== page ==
Social Science » Social Science Course Descriptions

Social Science Course Descriptions

Social Science Department Chairperson: Dr. Michael Williams

 

Speech
Prerequisite: None – Required of all freshmen not enrolled in Honors Introduction to Debate.

(9) This course is a semester course, paired with the semester Health course. Emphasis will be placed on the importance of public speaking in the classroom, interpersonal occasions, professional settings and social advocacy. Class instruction will focus on preparing the student for high school and college academic presentations. This will include: the role of communication in daily life, communication models, speech structures and delivery styles. After the completion of this course, the student should be able to research, organize, write and deliver several different types of speeches. Finally, this introductory high school course is designed to give students the opportunities to gain poise, develop personal interests, and share responsibilities for group projects.
 
Honors Speech: Introduction to Policy Debate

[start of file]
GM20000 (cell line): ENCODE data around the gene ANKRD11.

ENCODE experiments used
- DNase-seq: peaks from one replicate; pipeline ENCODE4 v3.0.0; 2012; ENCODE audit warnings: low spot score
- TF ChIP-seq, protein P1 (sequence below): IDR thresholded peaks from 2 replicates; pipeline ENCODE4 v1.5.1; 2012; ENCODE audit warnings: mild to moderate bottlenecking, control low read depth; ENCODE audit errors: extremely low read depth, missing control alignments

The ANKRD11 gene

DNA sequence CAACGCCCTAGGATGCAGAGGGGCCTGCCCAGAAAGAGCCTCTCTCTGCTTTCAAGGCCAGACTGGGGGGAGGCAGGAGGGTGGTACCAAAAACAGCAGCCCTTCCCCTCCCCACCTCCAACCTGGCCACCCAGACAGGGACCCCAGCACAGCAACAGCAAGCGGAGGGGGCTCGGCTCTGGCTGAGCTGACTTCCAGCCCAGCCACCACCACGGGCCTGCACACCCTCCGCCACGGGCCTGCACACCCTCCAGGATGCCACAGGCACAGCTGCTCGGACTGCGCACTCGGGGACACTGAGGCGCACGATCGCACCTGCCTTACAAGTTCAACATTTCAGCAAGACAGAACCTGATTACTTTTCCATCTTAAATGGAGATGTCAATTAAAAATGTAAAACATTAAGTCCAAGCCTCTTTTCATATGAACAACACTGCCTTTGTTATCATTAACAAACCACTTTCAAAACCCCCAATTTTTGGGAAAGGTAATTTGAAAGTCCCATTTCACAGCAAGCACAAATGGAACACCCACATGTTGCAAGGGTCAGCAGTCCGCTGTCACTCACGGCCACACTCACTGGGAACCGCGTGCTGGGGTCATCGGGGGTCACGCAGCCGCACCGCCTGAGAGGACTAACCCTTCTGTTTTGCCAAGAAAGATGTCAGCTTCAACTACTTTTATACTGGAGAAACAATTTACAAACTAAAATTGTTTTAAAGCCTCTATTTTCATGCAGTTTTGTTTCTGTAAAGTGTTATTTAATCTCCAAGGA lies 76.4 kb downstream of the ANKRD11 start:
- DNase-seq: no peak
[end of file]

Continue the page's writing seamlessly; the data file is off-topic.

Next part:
Prerequisite: A composite score of 60 or above on the HSPT or eligibility for Honors English I or permission of the Debate coach.

(9) This class is an Honors level course which will provide students with numerous opportunities to practice basic research skills, engage in critical reading exercises, interpret data and maps, frame questions about the material under review, debate the merits of various viewpoints, and communicate one’s thoughts in the form of affirming or negating a proposed policy resolution. Additionally, the course will address a variety of study skills. This course is required for any student who wishes to participate in the Damien Debate program.
 
World History
Prerequisite: None – Required of all sophomores not enrolled in Advanced Placement European History.
(10) A survey of World History from 1300 to the present. Students will compare and contrast the major cultural, economic, political, and social developments within and between various regions of the world. Particular attention will be paid to the transformative nature of European Imperialism on both the West and other world cultures.

(Meets CSU/UC “a” requirement; NCAA Approved)